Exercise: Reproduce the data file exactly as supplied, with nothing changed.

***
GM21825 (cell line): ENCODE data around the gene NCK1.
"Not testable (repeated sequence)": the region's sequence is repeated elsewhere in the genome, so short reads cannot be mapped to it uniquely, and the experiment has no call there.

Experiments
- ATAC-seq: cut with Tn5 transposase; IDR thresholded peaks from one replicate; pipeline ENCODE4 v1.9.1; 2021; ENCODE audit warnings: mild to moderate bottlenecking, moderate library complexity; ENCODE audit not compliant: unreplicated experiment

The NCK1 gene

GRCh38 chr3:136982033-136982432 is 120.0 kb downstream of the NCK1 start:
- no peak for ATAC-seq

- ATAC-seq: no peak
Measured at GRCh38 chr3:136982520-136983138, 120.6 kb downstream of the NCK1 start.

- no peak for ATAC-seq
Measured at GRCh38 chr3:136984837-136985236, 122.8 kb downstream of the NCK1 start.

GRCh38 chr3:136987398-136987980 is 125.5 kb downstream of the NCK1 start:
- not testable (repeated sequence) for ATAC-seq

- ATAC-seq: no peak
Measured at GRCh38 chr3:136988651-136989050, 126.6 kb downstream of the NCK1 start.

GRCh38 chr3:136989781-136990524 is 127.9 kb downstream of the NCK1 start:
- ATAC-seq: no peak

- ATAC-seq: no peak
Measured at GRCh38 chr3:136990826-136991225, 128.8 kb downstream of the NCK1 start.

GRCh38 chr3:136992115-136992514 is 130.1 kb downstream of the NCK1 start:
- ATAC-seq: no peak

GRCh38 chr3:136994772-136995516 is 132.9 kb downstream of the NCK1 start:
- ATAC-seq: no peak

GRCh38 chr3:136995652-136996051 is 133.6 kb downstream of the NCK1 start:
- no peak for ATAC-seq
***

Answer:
GM21825 (cell line): ENCODE data around the gene NCK1.
"Not testable (repeated sequence)": the region's sequence is repeated elsewhere in the genome, so short reads cannot be mapped to it uniquely, and the experiment has no call there.

Experiments
- ATAC-seq: cut with Tn5 transposase; IDR thresholded peaks from one replicate; pipeline ENCODE4 v1.9.1; 2021; ENCODE audit warnings: mild to moderate bottlenecking, moderate library complexity; ENCODE audit not compliant: unreplicated experiment

The NCK1 gene

GRCh38 chr3:136982033-136982432 is 120.0 kb downstream of the NCK1 start:
- no peak for ATAC-seq

- ATAC-seq: no peak
Measured at GRCh38 chr3:136982520-136983138, 120.6 kb downstream of the NCK1 start.

- no peak for ATAC-seq
Measured at GRCh38 chr3:136984837-136985236, 122.8 kb downstream of the NCK1 start.

GRCh38 chr3:136987398-136987980 is 125.5 kb downstream of the NCK1 start:
- not testable (repeated sequence) for ATAC-seq

- ATAC-seq: no peak
Measured at GRCh38 chr3:136988651-136989050, 126.6 kb downstream of the NCK1 start.

GRCh38 chr3:136989781-136990524 is 127.9 kb downstream of the NCK1 start:
- ATAC-seq: no peak

- ATAC-seq: no peak
Measured at GRCh38 chr3:136990826-136991225, 128.8 kb downstream of the NCK1 start.

GRCh38 chr3:136992115-136992514 is 130.1 kb downstream of the NCK1 start:
- ATAC-seq: no peak

GRCh38 chr3:136994772-136995516 is 132.9 kb downstream of the NCK1 start:
- ATAC-seq: no peak

GRCh38 chr3:136995652-136996051 is 133.6 kb downstream of the NCK1 start:
- no peak for ATAC-seq